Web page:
An Education is a critically acclaimed British drama based on the memoirs of popular, and occasionally controversial, newspaper journalist, Lynne Barber. It tracks a young woman in the 1960s as she goes through a life-changing year – seduced and enthralled by what appears to be a sophisticated older man offering her a glamorous life of artistic and aesthetic indulgence and limited responsibility. It was submitted to the BBFC with a 12A request. 

When classifying the film the key issues discussed by examiners were sex/sex references, theme, smoking, discrimination and language. An Education was rated PG-13 in America for ‘mature thematic material involving sexual content, and for smoking’. 

There are some moderate sex references in An Education, the strongest being two scenes showing Jenny’s eventual seduction by the man she has fallen in love with, David. In the first, when she finds herself sharing a hotel room with David, she tells him that she will only lose her virginity after she turns 17. He asks 'for a little peek' and so she slides off her nightdress. We only get a view of her back but David is shown smiling at her before he gets up and pulls the straps back up onto her shoulders.

In the second Jenny and David prepare for sex the first time. In the scene he brings a banana into bed to get ‘the messy bit’ over with first – suggesting the fruit is used to break her hymen. In response Jenny puts her face into her pillow and says indignantly, 'I don't want to lose my virginity to a piece of fruit!'. They laugh and she tells him the moment has now gone. They agree it will happen the following day in Paris and she asks him to treat her like an adult. Actual sexual activity takes place off screen and there is only very brief back nudity. There are verbal references to losing one's 'virginity' and to the act being 'painful' and suggestions of David’s infidelity. These can be contained at 12A/12 as BBFC Guidelines state: 'Sex references may reflect what is likely to be familiar to most adolescents but should not go beyond what is suitable for them'.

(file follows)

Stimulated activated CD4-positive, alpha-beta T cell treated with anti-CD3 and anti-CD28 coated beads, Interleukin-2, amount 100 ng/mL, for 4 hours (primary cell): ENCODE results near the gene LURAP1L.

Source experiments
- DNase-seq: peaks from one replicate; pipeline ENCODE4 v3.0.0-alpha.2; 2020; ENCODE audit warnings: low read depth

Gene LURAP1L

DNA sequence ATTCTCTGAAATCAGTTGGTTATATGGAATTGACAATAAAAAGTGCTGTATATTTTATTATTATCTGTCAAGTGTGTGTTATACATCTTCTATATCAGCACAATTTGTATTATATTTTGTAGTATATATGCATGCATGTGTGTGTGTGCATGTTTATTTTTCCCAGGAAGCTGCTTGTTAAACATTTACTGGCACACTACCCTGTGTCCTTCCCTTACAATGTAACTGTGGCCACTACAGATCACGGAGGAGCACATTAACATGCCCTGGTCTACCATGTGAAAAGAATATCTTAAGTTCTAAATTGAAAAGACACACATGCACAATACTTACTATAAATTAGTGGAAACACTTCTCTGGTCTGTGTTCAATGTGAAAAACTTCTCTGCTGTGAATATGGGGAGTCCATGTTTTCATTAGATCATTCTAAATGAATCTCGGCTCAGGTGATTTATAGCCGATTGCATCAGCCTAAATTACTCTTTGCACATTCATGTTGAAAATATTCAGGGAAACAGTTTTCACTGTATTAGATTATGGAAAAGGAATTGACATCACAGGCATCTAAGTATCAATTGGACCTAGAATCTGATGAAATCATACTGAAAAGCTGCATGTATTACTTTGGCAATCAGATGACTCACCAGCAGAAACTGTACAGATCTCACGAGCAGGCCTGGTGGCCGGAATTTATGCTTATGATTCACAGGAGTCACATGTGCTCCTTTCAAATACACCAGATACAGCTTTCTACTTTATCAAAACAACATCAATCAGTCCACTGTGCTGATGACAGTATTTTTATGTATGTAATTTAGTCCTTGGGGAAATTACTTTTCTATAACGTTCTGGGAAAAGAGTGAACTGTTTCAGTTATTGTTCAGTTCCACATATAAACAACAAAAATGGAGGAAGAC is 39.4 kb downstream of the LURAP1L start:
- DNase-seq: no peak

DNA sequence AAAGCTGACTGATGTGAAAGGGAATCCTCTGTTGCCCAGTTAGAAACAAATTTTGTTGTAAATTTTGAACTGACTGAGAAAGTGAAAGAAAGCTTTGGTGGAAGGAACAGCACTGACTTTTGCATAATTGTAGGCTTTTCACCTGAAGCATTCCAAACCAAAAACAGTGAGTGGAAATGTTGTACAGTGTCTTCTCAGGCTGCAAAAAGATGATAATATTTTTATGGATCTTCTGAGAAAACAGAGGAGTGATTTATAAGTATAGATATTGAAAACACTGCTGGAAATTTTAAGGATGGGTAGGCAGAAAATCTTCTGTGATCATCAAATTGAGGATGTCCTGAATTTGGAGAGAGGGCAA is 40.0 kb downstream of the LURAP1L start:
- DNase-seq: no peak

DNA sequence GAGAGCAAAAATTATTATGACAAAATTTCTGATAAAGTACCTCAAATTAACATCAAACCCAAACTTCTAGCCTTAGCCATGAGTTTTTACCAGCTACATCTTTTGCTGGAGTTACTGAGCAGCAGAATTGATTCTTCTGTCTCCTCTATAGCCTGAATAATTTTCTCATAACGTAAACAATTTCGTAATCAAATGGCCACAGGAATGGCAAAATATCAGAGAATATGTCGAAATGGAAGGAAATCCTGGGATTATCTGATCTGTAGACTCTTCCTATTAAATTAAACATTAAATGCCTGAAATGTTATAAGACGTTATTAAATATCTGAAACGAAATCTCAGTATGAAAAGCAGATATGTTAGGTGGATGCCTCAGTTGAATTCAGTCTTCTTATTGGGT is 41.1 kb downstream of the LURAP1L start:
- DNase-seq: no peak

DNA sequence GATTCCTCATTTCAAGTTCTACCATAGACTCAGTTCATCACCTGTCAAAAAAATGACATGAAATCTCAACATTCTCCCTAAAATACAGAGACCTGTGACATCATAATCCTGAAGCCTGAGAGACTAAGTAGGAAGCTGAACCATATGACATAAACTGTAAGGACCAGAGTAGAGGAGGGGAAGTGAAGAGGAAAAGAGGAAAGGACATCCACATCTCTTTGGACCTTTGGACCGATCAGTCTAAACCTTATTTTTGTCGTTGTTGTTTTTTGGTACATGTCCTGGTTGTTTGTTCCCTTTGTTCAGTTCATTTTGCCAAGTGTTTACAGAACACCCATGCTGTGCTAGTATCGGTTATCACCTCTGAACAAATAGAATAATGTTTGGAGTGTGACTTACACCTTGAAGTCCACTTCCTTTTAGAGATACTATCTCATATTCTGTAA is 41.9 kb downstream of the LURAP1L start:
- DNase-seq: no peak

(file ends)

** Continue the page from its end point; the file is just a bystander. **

Examiners also noted that in terms of the film’s tone and overall message, it is actually a cautionary tale covering issues such as sexual development and relationships with older people without being ‘preachy’, and therefore could be seen as well-suited and important for teenage audiences.

More generally, examiners felt the theme of older men who prey on teenage girls is treated very gently, to the extent that David himself is not a one-dimensional baddie but merely a man wrestling with his own demons.

The film is gentle and benign in tone, but the issues were too strong for PG, but only just. It is worth noting that the BBFC will pass a work PG even if the film is not aimed at children or families.

Elsewhere, An Education contained a few uses of mild bad language (for example, 'bastard', 'bloody', 'hell' and a non-sexual use of 'bugger'). These could have been passed at PG.

Examiners also noted that in keeping with the film’s historical setting (Britain in the 1960s) there are also a couple of uses of terms such as 'Negroes' and 'coloured people' and several shots of people smoking. These expressions and behaviour may be outdated now, but reflect common speech at the time the film was set and the language is merely as an illustration of the language and veiled racist attitudes that prevailed at the time. The film as a whole doesn’t condone racism or racist language whatsoever.

An Education was passed 12A with the BBFCinsight ‘Contains moderate sex references’ and the longer version explaining the issues in detail for parents. 

The film was selected for National Schools Film Week in 2010.